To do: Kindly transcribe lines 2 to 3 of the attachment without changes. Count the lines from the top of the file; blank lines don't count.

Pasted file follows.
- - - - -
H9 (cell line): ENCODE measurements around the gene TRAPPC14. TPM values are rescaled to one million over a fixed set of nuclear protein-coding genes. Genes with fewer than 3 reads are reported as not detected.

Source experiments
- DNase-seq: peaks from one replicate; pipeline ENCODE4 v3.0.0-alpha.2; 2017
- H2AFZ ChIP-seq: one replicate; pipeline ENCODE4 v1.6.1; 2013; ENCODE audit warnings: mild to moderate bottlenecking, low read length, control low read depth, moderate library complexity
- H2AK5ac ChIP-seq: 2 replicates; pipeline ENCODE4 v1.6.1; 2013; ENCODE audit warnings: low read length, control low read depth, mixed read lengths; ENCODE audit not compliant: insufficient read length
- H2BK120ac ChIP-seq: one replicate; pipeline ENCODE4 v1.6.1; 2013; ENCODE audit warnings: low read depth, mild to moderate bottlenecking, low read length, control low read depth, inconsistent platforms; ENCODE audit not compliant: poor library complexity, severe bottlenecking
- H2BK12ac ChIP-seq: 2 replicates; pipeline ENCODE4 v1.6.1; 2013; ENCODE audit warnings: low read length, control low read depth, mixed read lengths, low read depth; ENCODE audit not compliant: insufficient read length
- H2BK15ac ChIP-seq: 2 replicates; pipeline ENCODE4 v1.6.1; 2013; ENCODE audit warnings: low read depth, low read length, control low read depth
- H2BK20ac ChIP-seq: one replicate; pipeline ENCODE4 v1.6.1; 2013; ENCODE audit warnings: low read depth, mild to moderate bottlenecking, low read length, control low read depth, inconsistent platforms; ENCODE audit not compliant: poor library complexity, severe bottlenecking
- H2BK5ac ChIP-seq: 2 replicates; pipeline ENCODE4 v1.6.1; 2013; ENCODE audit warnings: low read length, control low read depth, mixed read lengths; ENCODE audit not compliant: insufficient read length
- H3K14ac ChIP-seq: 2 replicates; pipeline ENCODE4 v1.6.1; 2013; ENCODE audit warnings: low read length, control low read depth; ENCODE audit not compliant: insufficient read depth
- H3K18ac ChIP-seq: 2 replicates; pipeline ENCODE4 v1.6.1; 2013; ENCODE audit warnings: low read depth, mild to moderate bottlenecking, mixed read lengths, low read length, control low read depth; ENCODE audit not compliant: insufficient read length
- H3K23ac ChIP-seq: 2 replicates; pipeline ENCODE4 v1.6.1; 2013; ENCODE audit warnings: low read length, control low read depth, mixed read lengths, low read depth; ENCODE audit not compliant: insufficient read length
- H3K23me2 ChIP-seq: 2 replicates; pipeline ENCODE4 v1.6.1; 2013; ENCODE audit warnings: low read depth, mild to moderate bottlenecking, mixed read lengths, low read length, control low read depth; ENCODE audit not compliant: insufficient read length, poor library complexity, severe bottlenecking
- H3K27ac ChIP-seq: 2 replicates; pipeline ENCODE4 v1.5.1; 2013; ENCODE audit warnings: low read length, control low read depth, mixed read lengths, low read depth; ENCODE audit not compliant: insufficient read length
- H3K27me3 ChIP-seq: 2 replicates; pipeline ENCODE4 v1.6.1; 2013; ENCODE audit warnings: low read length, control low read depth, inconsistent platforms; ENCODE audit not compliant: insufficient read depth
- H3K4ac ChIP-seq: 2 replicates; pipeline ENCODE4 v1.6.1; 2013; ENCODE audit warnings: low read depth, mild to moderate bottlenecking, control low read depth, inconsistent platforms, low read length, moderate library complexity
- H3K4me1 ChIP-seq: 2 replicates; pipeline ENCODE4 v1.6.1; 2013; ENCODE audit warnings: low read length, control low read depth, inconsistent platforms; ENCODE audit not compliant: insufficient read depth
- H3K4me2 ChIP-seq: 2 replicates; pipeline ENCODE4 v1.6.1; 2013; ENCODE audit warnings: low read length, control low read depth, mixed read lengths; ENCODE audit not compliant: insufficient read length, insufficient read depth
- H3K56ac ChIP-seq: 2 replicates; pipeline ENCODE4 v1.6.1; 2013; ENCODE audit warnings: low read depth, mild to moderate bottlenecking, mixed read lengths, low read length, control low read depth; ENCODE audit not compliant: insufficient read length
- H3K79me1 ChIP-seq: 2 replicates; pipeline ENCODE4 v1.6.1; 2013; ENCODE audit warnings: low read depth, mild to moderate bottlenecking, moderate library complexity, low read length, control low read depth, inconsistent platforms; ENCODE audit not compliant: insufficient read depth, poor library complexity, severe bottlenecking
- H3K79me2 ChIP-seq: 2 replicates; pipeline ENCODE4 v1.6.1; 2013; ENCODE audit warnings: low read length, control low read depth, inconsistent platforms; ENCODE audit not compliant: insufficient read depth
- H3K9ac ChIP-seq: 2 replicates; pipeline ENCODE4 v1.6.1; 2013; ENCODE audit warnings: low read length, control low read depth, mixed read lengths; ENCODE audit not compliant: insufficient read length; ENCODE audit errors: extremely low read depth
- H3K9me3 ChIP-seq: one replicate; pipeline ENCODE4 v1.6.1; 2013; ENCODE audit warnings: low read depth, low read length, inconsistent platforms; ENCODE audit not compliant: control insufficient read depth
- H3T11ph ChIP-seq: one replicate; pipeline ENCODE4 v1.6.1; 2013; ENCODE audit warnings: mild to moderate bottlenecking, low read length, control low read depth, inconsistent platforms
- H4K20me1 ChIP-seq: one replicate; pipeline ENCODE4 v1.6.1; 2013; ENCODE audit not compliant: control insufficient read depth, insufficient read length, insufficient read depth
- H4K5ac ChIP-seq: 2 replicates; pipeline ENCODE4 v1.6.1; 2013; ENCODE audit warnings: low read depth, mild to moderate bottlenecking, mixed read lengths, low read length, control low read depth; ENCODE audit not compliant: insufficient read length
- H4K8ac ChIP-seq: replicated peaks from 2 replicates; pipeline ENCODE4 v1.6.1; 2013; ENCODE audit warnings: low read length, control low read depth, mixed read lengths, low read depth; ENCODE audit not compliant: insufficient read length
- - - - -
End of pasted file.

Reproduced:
Source experiments
- DNase-seq: peaks from one replicate; pipeline ENCODE4 v3.0.0-alpha.2; 2017